Black Americans are in a perpetual state of mourning. Killed by Police, a digital database of dead victims of police violence, estimates that police officers killed 1,186 people in 2015. The numbers affirm what we already know. Our lives are in peril. We are in danger whenever we’re in churches, parks, corner stores, and parking lots. We’re unsafe whenever we leave our homes, and in the case of Aiyana Stanley-Jones, whenever we’re sleeping on our couches. Legal justice is rare for those killed at the hands of state-sanctioned violence, even when the victim is a child.

Yesterday, a Cleveland, Ohio grand jury declined to bring charges against the police officers responsible for killing Tamir Rice. Tamir Rice, 12, was playing with a toy gun in a Cleveland park on November 22, 2014 when officers Timothy Loehmann and Frank Garmback drove their patrol car on the sidewalk where he was standing. Officer Loehmann immediately unloaded several bullets into Rice’s body. Rice’s death, like so many others, was captured on video. It took 13 months for prosecutor Timothy J. McGinty to deny Rice’s family justice.

In the aftermath of the grand jury’s decision, Rice’s name trended on Twitter as thousands of people communally grieved the loss of another Black child. As Rice’s name ascended the trending topics list, so did other names and titles, including vh1’s slate of reality shows, including Love & Hip-Hop New York and Black Ink Crew Chicago.

R&B singer Melanie Fiona was appalled that Rice’s name was trending beneath the titles of vh1’s popular reality programs. She unleashed several tweets that chided Twitter users for being “#notwoke.”

Melanie’s decision to advocate for Rice’s family on her platform of more than 600,000 followers is commendable. However, her attempt to deride Twitter users for seeking an escape from consistent grief is, in a word, ridiculous. Black folks are capable of walking and chewing gum at the same time. Watching Love & Hip-Hop New York doesn’t negate concern for Rice’s death, as many Twitter users discussed Rice and reality television at the same time.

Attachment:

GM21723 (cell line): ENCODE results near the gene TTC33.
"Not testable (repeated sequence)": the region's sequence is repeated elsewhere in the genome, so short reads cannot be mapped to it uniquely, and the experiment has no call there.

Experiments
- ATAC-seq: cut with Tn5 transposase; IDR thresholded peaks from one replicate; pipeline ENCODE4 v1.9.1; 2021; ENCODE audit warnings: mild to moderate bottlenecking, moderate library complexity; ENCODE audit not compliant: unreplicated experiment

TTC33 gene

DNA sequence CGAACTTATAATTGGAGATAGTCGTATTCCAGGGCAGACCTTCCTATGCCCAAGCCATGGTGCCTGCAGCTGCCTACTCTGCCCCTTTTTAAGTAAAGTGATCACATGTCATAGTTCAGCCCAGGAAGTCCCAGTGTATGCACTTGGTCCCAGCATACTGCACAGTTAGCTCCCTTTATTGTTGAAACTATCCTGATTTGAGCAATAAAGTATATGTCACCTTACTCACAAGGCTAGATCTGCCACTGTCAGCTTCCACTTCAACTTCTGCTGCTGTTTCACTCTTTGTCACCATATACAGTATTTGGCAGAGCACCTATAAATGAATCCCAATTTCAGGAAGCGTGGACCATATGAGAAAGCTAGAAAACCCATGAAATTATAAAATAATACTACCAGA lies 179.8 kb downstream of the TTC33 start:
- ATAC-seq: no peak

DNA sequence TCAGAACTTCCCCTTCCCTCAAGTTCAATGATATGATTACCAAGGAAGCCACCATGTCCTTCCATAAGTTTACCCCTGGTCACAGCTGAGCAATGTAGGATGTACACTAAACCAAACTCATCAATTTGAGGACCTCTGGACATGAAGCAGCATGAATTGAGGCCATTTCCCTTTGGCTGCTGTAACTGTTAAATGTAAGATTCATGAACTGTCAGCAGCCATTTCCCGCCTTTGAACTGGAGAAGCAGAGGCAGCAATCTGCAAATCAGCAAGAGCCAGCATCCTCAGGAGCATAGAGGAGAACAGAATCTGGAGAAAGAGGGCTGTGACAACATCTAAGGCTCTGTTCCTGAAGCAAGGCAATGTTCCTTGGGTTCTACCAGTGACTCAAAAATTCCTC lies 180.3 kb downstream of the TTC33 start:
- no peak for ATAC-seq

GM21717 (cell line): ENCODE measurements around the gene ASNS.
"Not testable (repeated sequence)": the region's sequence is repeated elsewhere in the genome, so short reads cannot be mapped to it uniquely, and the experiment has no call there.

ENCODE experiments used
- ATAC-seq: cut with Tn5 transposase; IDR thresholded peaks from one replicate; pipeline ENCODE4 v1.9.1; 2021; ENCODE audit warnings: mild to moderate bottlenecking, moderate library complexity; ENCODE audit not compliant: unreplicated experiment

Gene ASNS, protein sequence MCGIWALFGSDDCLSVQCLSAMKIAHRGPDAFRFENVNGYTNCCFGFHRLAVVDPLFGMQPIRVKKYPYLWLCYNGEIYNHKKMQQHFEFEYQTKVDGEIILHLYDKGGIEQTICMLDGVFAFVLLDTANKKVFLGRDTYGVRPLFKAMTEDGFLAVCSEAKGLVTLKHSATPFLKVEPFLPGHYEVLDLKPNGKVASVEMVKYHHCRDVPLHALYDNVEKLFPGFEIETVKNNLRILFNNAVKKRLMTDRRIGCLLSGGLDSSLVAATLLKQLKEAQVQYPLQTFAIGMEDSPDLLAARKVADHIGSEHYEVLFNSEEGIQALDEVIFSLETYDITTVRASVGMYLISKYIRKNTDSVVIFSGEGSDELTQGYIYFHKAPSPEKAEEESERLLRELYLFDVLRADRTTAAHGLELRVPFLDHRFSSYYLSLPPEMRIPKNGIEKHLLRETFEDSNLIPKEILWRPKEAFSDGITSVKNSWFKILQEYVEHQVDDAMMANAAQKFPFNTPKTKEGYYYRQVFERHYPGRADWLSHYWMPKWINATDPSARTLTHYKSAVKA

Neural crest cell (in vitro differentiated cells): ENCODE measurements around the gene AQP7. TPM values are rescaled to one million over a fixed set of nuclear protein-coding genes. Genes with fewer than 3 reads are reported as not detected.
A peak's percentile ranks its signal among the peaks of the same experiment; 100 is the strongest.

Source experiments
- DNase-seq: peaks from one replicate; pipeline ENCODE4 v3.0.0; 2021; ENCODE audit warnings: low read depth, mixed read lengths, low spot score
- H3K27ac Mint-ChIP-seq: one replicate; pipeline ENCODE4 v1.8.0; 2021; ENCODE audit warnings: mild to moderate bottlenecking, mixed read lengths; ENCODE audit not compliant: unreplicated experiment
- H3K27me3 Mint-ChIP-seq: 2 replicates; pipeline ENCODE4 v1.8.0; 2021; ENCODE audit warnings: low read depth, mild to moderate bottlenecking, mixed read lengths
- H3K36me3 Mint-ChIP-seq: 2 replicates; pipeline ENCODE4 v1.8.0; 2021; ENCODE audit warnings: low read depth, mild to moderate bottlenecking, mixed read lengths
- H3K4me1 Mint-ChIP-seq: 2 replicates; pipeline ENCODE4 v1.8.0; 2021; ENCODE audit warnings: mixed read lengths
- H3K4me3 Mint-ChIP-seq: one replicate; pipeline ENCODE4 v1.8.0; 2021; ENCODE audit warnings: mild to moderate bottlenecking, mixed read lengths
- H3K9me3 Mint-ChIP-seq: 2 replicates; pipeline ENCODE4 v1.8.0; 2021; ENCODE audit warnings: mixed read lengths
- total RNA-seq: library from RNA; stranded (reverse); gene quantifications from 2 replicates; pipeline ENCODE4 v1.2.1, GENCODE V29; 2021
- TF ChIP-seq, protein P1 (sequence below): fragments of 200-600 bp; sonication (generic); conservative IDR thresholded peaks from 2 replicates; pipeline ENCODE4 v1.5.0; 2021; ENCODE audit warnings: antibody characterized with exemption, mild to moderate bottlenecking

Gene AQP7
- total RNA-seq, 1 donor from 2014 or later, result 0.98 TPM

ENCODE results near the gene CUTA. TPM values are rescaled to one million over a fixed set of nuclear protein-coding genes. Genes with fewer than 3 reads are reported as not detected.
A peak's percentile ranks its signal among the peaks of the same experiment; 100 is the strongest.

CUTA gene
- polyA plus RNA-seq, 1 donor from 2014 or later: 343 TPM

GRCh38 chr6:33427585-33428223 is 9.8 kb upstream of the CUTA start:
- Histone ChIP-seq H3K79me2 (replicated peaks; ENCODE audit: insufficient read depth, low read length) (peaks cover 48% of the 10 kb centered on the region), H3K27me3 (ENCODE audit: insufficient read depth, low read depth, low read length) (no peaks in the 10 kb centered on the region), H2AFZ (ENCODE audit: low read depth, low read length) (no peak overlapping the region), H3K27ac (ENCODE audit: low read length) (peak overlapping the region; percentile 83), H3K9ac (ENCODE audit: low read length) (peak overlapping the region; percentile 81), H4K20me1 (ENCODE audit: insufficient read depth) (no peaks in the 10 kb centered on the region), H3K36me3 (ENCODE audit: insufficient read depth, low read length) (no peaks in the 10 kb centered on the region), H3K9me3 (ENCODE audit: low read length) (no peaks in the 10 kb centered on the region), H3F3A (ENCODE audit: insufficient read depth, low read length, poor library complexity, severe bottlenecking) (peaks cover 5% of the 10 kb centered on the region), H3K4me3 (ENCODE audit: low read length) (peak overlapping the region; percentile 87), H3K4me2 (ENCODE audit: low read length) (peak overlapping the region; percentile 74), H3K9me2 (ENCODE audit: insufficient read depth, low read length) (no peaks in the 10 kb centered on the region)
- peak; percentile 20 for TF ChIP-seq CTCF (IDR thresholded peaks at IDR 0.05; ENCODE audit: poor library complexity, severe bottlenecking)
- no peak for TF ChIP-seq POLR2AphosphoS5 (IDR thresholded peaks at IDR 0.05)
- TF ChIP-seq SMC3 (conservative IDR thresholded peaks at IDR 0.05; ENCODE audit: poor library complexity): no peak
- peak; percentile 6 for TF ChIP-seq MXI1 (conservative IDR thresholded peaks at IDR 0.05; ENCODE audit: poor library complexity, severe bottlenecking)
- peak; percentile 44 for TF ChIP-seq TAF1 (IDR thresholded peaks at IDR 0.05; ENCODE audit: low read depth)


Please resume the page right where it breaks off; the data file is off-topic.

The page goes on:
Offering the “we should be more concerned” line is no different than the “why aren’t Black people outraged about Black-on-Black crime” fallacy. It belies the truth. It also criticizes African-Americans instead of the system we’re all railing against.

Furthermore, asking traumatized Black folks to dedicate their energies to death is unreasonable. We’re bombarded with hashtags and videos and consistent disregard for our lives. We leave our homes knowing that we could die if we forget to signal when we switch lanes or if our music’s volume is deemed too loud. The hovering cloud of death that pervades the Black experience shouldn’t also strip us of our desire to experience happiness.

Black people are entitled to joy. A part of liberation is offering Black folks space to experience the full range of humanness, which includes happiness and pleasure. We’ve felt pain, sadness, and anger for centuries. Aren’t we allowed to laugh?

We reside in a world that’s intent on othering and exterminating us. Finding peace, happiness, and pleasure is as much our birth right as receiving legal justice. Exercising that right isn’t an indication that we don’t care about Black death. Instead, it proves that we’re human, something the police refuse to recognize time and time again.

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